Hon Mr Carr: That's right -- so it would be unfair. So we might be trying to do something to eliminate a lot of paper, and saving time and pages and so on would do it, but we might not really save any time because there might be whatever percentage -- 5%, 10%, 15% -- who still need that and we couldn't say to them, "I'm sorry. If you want to do it, you've got to do the training." That's a difficulty I see, and I don't know at what point we'd ever have the capabilities to do that. It's a lot easier in terms of filing. As Deb will explain, we're doing that now: we can look up bills and we can look up the Hansard and so on. It's a great way to do it, but not everybody is up to the same speed.
Mr DesRosiers: In direct answer to your question: not much. I don't think that technology today can bring a lot to a British-style process because, I agree, basically you're there to debate and to listen to the debate and to bring your own arguments. What the Speaker says is true. You could have a bank there that gives you access to the bills and so on, but I agree: how many members would really use that?
In other jurisdictions it's very, very useful, as Deb referred to earlier. In the States and in a lot of Continental jurisdictions, mainly a lot of the new democracies and so on, they've combined, for example, electronic voting and laptops and combined machines. Jurisdictions that work a lot in the chamber on amendments and on text and so on might vote 100 times a day on the different texts. So they combine a voting machine with a text machine, the text is projected on a wall and members will vote maybe 100 times a day on different wordings of text and so on. But that's not the British system. We don't do that.
There is one application. For example, if we had laptops at the table, Todd, Lisa and Deb could do the inputting of the journals and do a lot of communication. But if truth be known, if you ask Todd and Lisa, they do very well with that intercom as well, the combination of the intercom and television, talking with the folks who are working in the branch across the street. It produces the journals quite well and it produces the journals I think quickly for those people.
If you're looking for applications for members, I think we have to go back to what Debbie said earlier: you have to think of the two applications, the two very different workings of a member. When they're in the chamber to work on legislation, how much would technology help them there in that part of the job? Very little, is my humble opinion. If the other side of their job is working with constituents and so on, then if they want to bring that in the chamber, it could be of certain help.
Ms Caroline Di Cocco (Sarnia-Lambton): Just a couple of things, because some of them have already been spoken to. To me, it's looking at the purpose we have in the Legislature, as a chamber, what our purpose is in there, and the functionality. Sometimes I believe that the whole discussion, the evolving technology -- it's almost like you want to fit whatever the purpose is and somehow say, "Well, we need a laptop because we can't function without it." I'm looking at the practicality aspect of it.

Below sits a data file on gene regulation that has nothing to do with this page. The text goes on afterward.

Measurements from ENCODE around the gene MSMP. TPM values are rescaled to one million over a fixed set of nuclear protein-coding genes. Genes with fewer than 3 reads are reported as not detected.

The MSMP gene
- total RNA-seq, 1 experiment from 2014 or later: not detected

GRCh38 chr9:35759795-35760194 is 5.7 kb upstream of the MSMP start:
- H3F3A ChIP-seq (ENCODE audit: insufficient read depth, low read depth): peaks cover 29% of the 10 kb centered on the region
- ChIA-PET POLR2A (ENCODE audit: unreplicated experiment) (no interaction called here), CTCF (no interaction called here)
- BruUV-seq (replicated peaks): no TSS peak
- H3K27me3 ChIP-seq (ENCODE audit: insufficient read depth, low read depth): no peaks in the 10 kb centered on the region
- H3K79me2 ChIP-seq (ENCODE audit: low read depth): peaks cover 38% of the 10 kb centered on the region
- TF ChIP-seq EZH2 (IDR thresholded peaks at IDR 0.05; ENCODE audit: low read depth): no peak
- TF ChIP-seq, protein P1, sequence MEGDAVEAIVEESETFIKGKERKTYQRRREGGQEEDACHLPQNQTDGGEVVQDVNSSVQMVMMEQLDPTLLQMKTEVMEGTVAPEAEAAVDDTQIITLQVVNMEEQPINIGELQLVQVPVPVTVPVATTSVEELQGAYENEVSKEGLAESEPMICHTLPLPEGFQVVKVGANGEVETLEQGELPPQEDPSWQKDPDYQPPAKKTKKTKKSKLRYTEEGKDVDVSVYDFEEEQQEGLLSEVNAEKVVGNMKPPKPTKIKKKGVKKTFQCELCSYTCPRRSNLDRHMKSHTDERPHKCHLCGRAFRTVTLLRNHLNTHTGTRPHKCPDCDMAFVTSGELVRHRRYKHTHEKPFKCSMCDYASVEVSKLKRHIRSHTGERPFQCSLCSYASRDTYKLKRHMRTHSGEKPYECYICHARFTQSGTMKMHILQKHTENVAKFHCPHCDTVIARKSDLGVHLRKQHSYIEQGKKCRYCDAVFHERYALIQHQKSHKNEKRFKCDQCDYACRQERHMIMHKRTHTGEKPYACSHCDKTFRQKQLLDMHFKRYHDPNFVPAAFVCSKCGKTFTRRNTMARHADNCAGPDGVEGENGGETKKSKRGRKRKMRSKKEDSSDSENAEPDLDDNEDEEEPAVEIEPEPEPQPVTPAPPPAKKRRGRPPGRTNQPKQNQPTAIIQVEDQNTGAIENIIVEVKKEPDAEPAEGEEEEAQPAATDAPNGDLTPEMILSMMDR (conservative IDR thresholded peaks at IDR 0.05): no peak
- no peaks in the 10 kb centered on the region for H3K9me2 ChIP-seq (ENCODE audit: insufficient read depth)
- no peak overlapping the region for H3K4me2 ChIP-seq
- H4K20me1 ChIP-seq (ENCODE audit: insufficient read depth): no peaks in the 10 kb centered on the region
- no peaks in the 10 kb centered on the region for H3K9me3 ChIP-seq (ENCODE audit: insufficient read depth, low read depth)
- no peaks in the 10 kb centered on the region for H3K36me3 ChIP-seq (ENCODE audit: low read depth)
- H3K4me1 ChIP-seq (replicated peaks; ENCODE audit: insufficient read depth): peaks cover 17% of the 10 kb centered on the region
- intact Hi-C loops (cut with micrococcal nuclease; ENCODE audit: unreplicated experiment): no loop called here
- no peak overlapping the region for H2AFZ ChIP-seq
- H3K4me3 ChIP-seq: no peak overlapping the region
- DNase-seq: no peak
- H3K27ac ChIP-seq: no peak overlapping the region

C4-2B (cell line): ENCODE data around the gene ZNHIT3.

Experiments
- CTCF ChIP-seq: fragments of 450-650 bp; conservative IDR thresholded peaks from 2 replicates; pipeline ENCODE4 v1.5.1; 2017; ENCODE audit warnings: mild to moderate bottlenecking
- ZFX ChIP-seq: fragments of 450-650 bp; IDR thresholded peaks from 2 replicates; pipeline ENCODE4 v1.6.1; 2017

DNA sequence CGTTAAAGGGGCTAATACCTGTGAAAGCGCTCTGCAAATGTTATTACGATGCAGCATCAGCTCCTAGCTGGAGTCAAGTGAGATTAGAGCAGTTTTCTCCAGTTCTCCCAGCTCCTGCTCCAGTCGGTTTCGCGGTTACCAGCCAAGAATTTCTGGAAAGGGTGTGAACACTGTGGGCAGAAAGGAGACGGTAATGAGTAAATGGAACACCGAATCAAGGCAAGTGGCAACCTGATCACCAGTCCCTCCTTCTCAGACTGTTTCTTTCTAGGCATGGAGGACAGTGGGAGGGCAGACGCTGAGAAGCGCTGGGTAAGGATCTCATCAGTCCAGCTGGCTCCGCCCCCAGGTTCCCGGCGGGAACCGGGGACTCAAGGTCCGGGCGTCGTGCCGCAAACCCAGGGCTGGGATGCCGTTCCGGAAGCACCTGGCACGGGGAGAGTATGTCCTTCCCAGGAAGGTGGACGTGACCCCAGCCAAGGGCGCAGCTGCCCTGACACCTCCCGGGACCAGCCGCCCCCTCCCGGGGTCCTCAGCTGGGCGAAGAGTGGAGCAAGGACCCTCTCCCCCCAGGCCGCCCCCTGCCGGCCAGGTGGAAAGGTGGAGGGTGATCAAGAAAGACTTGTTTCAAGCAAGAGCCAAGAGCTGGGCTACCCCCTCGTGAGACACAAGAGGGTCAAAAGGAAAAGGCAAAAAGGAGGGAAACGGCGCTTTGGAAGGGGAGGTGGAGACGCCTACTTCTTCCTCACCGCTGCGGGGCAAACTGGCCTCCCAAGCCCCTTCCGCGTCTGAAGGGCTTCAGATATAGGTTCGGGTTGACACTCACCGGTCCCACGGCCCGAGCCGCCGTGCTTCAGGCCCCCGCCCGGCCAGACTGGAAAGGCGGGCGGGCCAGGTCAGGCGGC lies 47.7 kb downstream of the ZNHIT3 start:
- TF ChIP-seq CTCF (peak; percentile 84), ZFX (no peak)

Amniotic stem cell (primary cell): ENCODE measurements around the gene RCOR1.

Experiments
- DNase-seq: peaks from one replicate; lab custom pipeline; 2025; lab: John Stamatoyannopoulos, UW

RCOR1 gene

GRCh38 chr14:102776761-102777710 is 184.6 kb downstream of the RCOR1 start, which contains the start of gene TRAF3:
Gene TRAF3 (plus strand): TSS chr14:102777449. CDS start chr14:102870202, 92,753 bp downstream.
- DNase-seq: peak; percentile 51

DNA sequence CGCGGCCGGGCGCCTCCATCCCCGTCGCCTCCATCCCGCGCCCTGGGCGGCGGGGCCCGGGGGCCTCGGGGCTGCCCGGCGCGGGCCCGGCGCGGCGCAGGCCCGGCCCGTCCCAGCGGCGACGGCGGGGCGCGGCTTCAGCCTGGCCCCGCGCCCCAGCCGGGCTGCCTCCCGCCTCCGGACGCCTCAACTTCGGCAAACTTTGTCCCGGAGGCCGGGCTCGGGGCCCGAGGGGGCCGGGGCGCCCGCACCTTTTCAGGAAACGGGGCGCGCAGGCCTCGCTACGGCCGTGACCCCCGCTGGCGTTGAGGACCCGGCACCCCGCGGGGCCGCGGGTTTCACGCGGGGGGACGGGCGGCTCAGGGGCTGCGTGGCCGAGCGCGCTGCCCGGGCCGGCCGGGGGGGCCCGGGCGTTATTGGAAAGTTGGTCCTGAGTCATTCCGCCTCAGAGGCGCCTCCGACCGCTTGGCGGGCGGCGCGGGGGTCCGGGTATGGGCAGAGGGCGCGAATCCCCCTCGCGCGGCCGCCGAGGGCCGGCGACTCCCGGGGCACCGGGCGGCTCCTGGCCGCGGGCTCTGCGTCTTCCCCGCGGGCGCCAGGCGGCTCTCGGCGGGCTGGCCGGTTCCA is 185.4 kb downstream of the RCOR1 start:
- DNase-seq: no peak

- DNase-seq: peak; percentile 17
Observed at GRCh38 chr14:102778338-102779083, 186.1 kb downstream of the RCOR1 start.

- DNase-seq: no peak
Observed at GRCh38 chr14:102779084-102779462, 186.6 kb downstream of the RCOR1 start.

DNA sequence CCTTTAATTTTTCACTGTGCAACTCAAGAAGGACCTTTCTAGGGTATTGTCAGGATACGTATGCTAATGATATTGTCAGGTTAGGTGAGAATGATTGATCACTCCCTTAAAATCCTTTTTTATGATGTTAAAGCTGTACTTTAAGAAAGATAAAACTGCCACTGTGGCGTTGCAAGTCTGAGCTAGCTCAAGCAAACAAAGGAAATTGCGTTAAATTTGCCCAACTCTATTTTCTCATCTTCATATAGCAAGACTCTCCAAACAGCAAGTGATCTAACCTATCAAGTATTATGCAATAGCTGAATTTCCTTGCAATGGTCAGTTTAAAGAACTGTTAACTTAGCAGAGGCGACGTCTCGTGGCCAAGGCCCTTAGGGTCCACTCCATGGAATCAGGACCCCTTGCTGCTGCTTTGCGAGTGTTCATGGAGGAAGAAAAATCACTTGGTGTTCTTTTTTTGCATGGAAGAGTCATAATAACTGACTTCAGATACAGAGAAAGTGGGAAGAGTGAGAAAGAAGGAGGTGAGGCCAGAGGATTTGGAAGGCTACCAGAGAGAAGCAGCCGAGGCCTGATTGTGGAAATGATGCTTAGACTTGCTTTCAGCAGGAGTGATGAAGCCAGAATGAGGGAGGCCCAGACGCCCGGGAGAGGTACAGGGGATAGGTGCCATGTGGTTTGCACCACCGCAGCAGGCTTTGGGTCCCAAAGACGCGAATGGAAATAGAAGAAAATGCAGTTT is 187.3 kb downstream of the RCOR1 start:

In the chamber we have the venue to debate, to discuss bills. Even when we're supposed to be sitting there, we're there in the evening, there's still a debate going on. I know we take work in there and so on and so forth. I think we would be losing that whole system, if you want, of what the Legislature is for. If the purpose is that we're going to try to connect to our offices, I mean completely link to them electronically, we're losing it.
It's the needs and the wants -- to me this is one of those questions, the needs and the wants -- and also, what isn't working now? How fast do we want Hansard on our laps? Is it speed? I heard someone say it would be more efficient, but in what way would it make it work better if we have the laptops? That's what I'm looking for. Sometimes I look at this and I try to see it objectively and I think, "The functionality, the purpose of the Legislature: is it being met without laptops on our desks? Is it being met without our needing to be sitting there trying to access whatever we need to access? Maybe somebody can give me an opinion.
I think you're right. We've gotten away in some respects from what's the debate, and the question I think you have to ask yourselves is, would it make it any worse? We all know that people are in there signing Christmas cards when they should be listening to the debate. We're also sitting more nights now, we're sitting longer, and that tends to now -- any night you go in there people are talking; they're not listening and so on. Does this make it any worse? It probably would, but are we not meeting the objectives of being in there and listening to debate now anyway?
When I first came here, I remember that in the afternoon it would start out where all ministers, and even the Premier, would come in in the afternoon and debate. Sometimes that slipped off too. We have to take a look at what the whole issue of debate is and why that has slipped. Quite frankly, I think the reason it has slipped isn't because of the technologies there. Some would argue this could in fact make it a little bit worse and make it a lot easier for you to do other things. Sitting beside Ted I could never get any work done, because all we did was talk all the time. When I was first elected, I didn't even know the order of business in the House because a lot of times you get in there and you start chatting. I think the true intent and purpose of the House to listen to debate has often been lost for a number of reasons. The question you have to ask yourself: is this going to make it worse? Many would argue it would, I guess.